VSS Enterprise, aka WhiteKnightTwo and SpaceShipTwo attached together, succeeded in completing its first flight. The test flight only checked out that the mothership, WhiteKnightTwo, can fly properly while carrying the spaceship, SpaceShipTwo. It did not test if SpaceShipTwo will detach properly from WhiteKnightTwo during actual flight. Neither did it test out the rocket engine on SpaceShipTwo that will blast it into space. And even if all the tests succeed without a glitch, SpaceShipTwo will only achieve suborbital flight, being unable to accelerate to a high enough speed to achieve orbit. So the news is only interesting rather than exciting.
Still, it is a great first step towards suborbital space tourism, where reaching the boundaries of space would be a very expensive dream instead of a complete pipe dream to an ordinary person like myself.
With the installation of the cupola attached to the Tranquility module on the International Space Station, I know what I will definitely be taking a look at if I ever visit the space station. (I can dream, can't I?) With its much more open view compared to the tiny viewports that were already on the space station, the cupola provides a beautiful platform for looking outside at Earth or at space.
The International Space Station has been an enormously expensive structure in orbit that took over a decade to construct. Despite the enormous expense, however, its scientific capabilities are somewhat lackluster. So it's exciting to hear that the Alpha Magnetic Spectrometer, a superconducting detector which can study cosmic rays, is heading to the ISS in July. It will be a three-year experiment that could contribute greatly to the study of dark matter and antimatter in the universe. And to think that it almost got cancelled due to the lack of a shuttle flight ...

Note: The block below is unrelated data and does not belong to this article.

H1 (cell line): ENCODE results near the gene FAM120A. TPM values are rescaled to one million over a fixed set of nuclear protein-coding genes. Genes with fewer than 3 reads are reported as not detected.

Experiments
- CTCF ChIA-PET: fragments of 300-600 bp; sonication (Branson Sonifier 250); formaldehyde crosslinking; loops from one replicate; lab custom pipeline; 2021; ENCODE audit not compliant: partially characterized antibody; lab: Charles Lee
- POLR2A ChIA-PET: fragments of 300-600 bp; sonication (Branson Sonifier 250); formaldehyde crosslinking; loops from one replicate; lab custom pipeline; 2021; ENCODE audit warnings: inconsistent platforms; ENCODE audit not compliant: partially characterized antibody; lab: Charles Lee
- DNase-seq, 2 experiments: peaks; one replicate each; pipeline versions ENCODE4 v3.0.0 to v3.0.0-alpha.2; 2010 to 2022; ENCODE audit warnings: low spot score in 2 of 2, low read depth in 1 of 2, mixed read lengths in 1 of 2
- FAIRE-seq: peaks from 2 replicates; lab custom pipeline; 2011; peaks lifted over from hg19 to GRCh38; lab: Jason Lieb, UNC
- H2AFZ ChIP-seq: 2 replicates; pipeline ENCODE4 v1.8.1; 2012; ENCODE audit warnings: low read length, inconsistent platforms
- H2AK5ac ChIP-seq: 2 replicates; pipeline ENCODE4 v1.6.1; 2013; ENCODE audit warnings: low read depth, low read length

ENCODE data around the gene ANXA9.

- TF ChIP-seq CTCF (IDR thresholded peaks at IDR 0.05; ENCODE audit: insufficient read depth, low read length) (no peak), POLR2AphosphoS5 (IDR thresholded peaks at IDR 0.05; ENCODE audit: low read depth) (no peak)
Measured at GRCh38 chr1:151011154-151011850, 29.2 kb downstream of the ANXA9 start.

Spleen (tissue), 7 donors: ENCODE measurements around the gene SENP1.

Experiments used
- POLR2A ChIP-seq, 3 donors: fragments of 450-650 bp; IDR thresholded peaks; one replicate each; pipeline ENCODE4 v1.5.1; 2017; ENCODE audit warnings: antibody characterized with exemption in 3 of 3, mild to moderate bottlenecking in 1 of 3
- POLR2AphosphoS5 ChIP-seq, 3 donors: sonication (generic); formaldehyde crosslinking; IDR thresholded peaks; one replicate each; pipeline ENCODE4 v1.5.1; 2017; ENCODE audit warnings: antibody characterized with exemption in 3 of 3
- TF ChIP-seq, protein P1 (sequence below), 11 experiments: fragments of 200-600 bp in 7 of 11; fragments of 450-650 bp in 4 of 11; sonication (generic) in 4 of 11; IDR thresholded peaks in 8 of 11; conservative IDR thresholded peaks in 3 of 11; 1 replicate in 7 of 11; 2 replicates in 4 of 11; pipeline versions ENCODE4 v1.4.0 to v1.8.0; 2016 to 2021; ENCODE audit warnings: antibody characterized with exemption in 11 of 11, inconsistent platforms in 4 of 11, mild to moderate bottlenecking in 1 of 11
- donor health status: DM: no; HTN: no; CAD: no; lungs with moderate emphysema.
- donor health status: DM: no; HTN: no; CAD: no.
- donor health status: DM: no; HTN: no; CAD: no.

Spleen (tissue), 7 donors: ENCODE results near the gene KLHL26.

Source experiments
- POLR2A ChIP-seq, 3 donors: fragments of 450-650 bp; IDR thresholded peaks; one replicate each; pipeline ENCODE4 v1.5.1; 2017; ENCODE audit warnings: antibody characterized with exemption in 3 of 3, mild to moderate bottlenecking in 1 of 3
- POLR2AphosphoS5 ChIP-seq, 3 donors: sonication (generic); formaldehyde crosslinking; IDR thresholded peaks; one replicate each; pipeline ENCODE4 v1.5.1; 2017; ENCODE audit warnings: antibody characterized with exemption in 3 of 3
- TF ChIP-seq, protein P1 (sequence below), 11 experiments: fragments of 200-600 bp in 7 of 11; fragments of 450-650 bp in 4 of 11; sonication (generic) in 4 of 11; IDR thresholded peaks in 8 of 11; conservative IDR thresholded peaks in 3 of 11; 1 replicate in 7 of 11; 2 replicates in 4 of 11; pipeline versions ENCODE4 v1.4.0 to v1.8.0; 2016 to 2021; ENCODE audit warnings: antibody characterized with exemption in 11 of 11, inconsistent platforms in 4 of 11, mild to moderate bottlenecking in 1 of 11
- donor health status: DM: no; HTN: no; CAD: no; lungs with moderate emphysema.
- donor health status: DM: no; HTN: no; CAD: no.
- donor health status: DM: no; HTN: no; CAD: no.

The Constellation program was proposed in 2004 as a program to return humans to the Moon through the development of two new rockets and a whole slew of new hardware. Unfortunately, the administration at the time neglected to allocate much funding for the program, which forced NASA to cut funding to a lot of other programs to operate Constellation with a shoestring budget (even increasing NASA's budget to what amounts to occupying Iraq for about a week was apparently too much). It didn't help that the Augustine Commission had a less than stellar opinion of the program.
The Mars Spirit Rover has been stuck for months in a sand trap, and it hasn't helped that one of the wheels were broken in the first place while another wheel broke down as well. Efforts to get Spirit out of the sand trap now have finally been given up. Considering that it has roamed around Mars for six years (albeit over very small distances), far longer than its original three-month planned lifespan, that ain't so bad. And even with the Spirit rover being stuck, it will now be serving as a static station observing the Martian weather and seismological activity. Not to mention that Opportunity is still roving ...
Random musings in a variety of subjects, from science to religion.